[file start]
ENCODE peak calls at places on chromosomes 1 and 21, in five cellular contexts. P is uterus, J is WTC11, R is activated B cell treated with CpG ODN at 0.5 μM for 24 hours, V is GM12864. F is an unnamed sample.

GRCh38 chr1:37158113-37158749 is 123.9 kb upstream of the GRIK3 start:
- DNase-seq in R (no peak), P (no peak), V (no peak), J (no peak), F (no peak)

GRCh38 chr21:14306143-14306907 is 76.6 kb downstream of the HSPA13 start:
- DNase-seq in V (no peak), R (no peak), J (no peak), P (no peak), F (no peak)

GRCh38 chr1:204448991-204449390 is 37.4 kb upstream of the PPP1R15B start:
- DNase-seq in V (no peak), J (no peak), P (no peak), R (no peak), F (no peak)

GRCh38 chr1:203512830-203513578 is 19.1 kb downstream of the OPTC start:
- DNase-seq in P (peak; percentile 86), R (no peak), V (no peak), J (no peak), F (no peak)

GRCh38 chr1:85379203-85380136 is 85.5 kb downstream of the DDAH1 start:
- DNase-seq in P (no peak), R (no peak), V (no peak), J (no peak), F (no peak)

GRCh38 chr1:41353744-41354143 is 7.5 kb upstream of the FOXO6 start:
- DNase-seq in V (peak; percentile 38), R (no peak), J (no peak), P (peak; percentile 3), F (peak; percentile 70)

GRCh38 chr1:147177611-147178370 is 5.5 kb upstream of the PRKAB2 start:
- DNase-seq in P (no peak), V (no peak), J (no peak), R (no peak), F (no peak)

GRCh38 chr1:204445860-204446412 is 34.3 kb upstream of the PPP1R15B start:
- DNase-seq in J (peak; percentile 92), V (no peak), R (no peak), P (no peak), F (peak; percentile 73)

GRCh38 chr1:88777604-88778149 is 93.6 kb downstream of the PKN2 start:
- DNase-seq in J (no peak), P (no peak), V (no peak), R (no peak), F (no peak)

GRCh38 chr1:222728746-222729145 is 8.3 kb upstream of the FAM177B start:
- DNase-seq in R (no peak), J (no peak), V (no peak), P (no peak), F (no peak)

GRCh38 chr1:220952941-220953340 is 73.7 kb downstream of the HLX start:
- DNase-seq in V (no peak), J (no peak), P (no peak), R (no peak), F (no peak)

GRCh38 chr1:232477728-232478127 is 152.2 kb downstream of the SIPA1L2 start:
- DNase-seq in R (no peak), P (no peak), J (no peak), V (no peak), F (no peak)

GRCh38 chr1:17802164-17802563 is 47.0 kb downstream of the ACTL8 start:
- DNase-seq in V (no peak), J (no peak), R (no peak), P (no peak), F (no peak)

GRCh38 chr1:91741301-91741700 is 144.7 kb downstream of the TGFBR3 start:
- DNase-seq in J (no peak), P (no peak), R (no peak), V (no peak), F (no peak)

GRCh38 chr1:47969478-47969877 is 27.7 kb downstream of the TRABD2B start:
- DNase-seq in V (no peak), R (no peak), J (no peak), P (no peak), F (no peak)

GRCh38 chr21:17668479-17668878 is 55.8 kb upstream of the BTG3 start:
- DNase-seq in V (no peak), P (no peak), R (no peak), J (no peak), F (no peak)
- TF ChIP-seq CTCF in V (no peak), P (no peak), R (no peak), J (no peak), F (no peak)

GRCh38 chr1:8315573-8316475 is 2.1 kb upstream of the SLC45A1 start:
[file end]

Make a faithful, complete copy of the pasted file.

ENCODE peak calls at places on chromosomes 1 and 21, in five cellular contexts. P is uterus, J is WTC11, R is activated B cell treated with CpG ODN at 0.5 μM for 24 hours, V is GM12864. F is an unnamed sample.

GRCh38 chr1:37158113-37158749 is 123.9 kb upstream of the GRIK3 start:
- DNase-seq in R (no peak), P (no peak), V (no peak), J (no peak), F (no peak)

GRCh38 chr21:14306143-14306907 is 76.6 kb downstream of the HSPA13 start:
- DNase-seq in V (no peak), R (no peak), J (no peak), P (no peak), F (no peak)

GRCh38 chr1:204448991-204449390 is 37.4 kb upstream of the PPP1R15B start:
- DNase-seq in V (no peak), J (no peak), P (no peak), R (no peak), F (no peak)

GRCh38 chr1:203512830-203513578 is 19.1 kb downstream of the OPTC start:
- DNase-seq in P (peak; percentile 86), R (no peak), V (no peak), J (no peak), F (no peak)

GRCh38 chr1:85379203-85380136 is 85.5 kb downstream of the DDAH1 start:
- DNase-seq in P (no peak), R (no peak), V (no peak), J (no peak), F (no peak)

GRCh38 chr1:41353744-41354143 is 7.5 kb upstream of the FOXO6 start:
- DNase-seq in V (peak; percentile 38), R (no peak), J (no peak), P (peak; percentile 3), F (peak; percentile 70)

GRCh38 chr1:147177611-147178370 is 5.5 kb upstream of the PRKAB2 start:
- DNase-seq in P (no peak), V (no peak), J (no peak), R (no peak), F (no peak)

GRCh38 chr1:204445860-204446412 is 34.3 kb upstream of the PPP1R15B start:
- DNase-seq in J (peak; percentile 92), V (no peak), R (no peak), P (no peak), F (peak; percentile 73)

GRCh38 chr1:88777604-88778149 is 93.6 kb downstream of the PKN2 start:
- DNase-seq in J (no peak), P (no peak), V (no peak), R (no peak), F (no peak)

GRCh38 chr1:222728746-222729145 is 8.3 kb upstream of the FAM177B start:
- DNase-seq in R (no peak), J (no peak), V (no peak), P (no peak), F (no peak)

GRCh38 chr1:220952941-220953340 is 73.7 kb downstream of the HLX start:
- DNase-seq in V (no peak), J (no peak), P (no peak), R (no peak), F (no peak)

GRCh38 chr1:232477728-232478127 is 152.2 kb downstream of the SIPA1L2 start:
- DNase-seq in R (no peak), P (no peak), J (no peak), V (no peak), F (no peak)

GRCh38 chr1:17802164-17802563 is 47.0 kb downstream of the ACTL8 start:
- DNase-seq in V (no peak), J (no peak), R (no peak), P (no peak), F (no peak)

GRCh38 chr1:91741301-91741700 is 144.7 kb downstream of the TGFBR3 start:
- DNase-seq in J (no peak), P (no peak), R (no peak), V (no peak), F (no peak)

GRCh38 chr1:47969478-47969877 is 27.7 kb downstream of the TRABD2B start:
- DNase-seq in V (no peak), R (no peak), J (no peak), P (no peak), F (no peak)

GRCh38 chr21:17668479-17668878 is 55.8 kb upstream of the BTG3 start:
- DNase-seq in V (no peak), P (no peak), R (no peak), J (no peak), F (no peak)
- TF ChIP-seq CTCF in V (no peak), P (no peak), R (no peak), J (no peak), F (no peak)

GRCh38 chr1:8315573-8316475 is 2.1 kb upstream of the SLC45A1 start: